Rogers Birnie

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Rogers Birnie

Rogers Birnie (1851 – 25 September, 1939) was an American army officer and explorer of Death Valley.


Rogers Birnie was born in 1851 in Taneytown, Maryland. Birnie grew up in Gettysburg, Pennsylvania, and could hear the guns from his house during the Battle of Gettysburg during the American Civil War. Birnie graduated from West Point in 1872, and immediately went out west to Fort Douglas near Salt Lake City. Birnie joined the Wheeler Survey in 1874. During the survey, Birnie found some Anasazi ruins which in the 20th century were made a UNESCO world heritage site. In 1875, Birnie led an expedition from Los Angeles, over the San Gabriel Mountains, and through the Mojave Desert. During that same expedition, Birnie did the first scientific exploration of Death Valley before climbing Mt. Whitney. Rogers Birnie was one of the co-founders of the National Geographic Society in 1888, where he served as the first manager of the board of directors. Birnie was an ordnance officer in Cuba during the Spanish–American War, and was a civilian consultant to the army in world War I. Rogers Birnie died in Washington on September 25, 1939.[1]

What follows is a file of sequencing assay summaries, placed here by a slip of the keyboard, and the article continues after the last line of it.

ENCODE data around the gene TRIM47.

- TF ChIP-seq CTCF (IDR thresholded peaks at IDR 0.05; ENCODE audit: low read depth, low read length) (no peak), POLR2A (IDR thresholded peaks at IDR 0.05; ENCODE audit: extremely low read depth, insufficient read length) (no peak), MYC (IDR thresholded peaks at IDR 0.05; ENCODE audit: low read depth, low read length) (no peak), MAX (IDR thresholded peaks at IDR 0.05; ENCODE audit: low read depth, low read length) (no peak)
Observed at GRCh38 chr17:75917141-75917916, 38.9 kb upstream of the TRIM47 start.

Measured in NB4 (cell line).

1. ^ "A Historic Journey Into Death Valley". National Geographic Society. July 20, 2012. Retrieved 2014-01-09. 

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